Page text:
At a time when students and taxpayers are counting on the Duluth school district and School Board for unity, leadership, innovative solutions and important conversations about overcrowded classrooms, disparities, money and other very real problems, what do they get instead?

Yet another squabble. No, that wasn’t a whistling lake breeze you heard this week; it was a deep, districtwide sigh of disappointment.

This latest brush-up - stemming apparently from a confrontation at East High’s commencement, of all places - certainly sounds serious enough with its allegations of assault, racist comments, abuse of authority, conflict of interest and ethics violation, and with its counter allegations of bogusness and a witch hunt. But only those involved - and witnesses, if there were any - know for certain.

Those involved owe it to students and taxpaying school district residents who’ve had enough and who’ve paid enough to reconsider. Is the independent investigation that School Board members voted Tuesday to launch

really necessary? The checkbook is open, remember, a suburban Twin Cities law firm is lined up, and the tab promises to get really pricey really fast. Lawyers bill for big bucks by the hour, after all.

With that in mind, Superintendent Bill Gronseth and School Board Chairman Mike Miernicki can ask themselves if there really was an assault, as is being alleged. Or was it maybe just a loud argument and some incidental, inconsequential contact or near-contact? And what actually was said? If it really wasn’t that serious, they could take steps to head off this investigation before its first check is written.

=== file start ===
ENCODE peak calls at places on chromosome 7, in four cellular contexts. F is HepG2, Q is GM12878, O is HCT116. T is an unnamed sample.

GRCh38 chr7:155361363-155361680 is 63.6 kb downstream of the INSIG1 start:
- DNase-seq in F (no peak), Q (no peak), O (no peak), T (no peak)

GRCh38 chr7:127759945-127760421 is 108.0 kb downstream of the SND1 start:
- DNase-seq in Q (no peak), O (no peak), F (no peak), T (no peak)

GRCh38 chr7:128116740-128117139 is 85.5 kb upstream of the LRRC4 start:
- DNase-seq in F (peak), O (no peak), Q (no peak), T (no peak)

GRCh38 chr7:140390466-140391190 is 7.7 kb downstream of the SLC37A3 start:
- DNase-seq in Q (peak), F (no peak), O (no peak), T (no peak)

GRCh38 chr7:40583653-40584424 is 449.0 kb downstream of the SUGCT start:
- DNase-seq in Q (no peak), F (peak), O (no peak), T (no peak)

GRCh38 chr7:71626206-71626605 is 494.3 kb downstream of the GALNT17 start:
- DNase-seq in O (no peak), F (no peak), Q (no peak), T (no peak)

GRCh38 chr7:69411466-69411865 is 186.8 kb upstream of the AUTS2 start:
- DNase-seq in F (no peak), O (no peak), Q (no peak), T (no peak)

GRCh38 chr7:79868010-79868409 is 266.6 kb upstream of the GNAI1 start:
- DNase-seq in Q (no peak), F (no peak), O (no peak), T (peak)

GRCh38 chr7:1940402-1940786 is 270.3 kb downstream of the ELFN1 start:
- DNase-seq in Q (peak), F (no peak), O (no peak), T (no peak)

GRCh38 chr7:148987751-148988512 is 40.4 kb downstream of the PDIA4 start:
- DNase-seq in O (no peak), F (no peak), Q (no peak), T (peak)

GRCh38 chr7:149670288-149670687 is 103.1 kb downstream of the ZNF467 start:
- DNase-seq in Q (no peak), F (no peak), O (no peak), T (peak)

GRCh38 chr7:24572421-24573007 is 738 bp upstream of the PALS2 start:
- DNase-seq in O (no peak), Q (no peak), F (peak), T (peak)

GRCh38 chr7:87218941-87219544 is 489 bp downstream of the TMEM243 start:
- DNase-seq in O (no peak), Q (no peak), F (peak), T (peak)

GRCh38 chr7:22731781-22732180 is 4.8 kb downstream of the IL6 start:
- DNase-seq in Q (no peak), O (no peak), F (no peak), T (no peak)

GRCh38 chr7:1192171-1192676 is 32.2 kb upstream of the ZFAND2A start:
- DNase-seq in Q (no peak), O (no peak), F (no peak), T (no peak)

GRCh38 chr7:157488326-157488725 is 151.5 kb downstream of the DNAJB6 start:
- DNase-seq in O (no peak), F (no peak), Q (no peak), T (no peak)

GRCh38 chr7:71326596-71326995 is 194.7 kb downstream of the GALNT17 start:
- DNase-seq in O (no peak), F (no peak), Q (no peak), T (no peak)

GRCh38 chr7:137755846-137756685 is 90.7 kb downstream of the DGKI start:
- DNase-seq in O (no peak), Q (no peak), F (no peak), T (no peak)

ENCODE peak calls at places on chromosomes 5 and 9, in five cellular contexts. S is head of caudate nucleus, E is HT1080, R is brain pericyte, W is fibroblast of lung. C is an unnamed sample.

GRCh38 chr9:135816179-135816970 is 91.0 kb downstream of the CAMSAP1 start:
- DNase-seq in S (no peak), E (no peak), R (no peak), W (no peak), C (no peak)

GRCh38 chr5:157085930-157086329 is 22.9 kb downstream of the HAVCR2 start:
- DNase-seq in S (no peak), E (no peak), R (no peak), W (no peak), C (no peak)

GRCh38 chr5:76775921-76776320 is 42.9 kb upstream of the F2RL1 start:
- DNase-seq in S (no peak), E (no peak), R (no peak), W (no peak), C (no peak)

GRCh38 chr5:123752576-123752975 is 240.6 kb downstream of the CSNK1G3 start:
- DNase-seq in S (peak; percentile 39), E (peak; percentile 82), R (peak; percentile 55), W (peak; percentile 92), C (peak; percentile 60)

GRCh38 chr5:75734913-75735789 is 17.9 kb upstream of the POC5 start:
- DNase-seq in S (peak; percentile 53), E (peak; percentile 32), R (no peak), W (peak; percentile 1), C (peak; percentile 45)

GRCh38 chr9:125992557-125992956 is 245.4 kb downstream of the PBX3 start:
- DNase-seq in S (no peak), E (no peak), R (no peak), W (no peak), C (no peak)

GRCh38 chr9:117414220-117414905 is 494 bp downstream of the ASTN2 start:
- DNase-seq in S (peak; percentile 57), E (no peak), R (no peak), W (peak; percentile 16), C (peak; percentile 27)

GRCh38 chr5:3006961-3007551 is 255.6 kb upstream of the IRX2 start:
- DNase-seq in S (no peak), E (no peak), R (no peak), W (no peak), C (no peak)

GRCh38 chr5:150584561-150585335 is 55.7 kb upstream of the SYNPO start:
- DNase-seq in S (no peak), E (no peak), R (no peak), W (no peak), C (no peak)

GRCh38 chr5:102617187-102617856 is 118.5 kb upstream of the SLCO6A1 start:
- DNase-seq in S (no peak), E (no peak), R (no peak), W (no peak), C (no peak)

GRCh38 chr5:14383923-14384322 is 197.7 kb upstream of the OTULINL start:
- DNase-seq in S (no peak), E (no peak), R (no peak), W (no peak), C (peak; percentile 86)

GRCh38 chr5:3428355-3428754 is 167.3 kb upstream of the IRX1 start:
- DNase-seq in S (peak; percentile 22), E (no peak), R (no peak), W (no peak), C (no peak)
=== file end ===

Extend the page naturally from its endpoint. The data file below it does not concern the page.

Likewise, the accused, School Board member Art Johnston, who always seems to be at the center of it if there’s a district firestorm, can ask himself whether maybe he did act inappropriately and whether his conversation with Gronseth and Miernicki did go a little too far. He can re-examine what he said and what he has done, too. And then, if he’s in the wrong and he knows that he’s in the wrong, he can do the right thing by his constituents and everyone else in the district by stepping down immediately before this investigation becomes yet another financial burden.

As stated above, the district is facing some very real challenges. Voters approved extra money last fall - lots of extra money - to combat overcrowded classrooms, and they’re still waiting for results. Also, despite fairness and balance being included as goals of the massive, districtwide reshuffling and reconstruction known as the Red Plan, eastern Duluth right now has far more students than western Duluth, meaning more classes and opportunities east than west. It’s an unfair imbalance that demands to be addressed.

A kerfuffle between Johnston, Miernicki and Gronseth very well may be another very real challenge. But district residents couldn’t be blamed for being skeptical.

They also couldn’t be blamed for being a bit frustrated right now. The Duluth City Council just got done debating whether to bring to Duluth ranked-choice voting, a confusing and controversial solution in search of a problem. And now this with the school district and School Board. It seems clear both bodies could be spending their time and energy in better, more productive ways, focused on those issues that truly matter.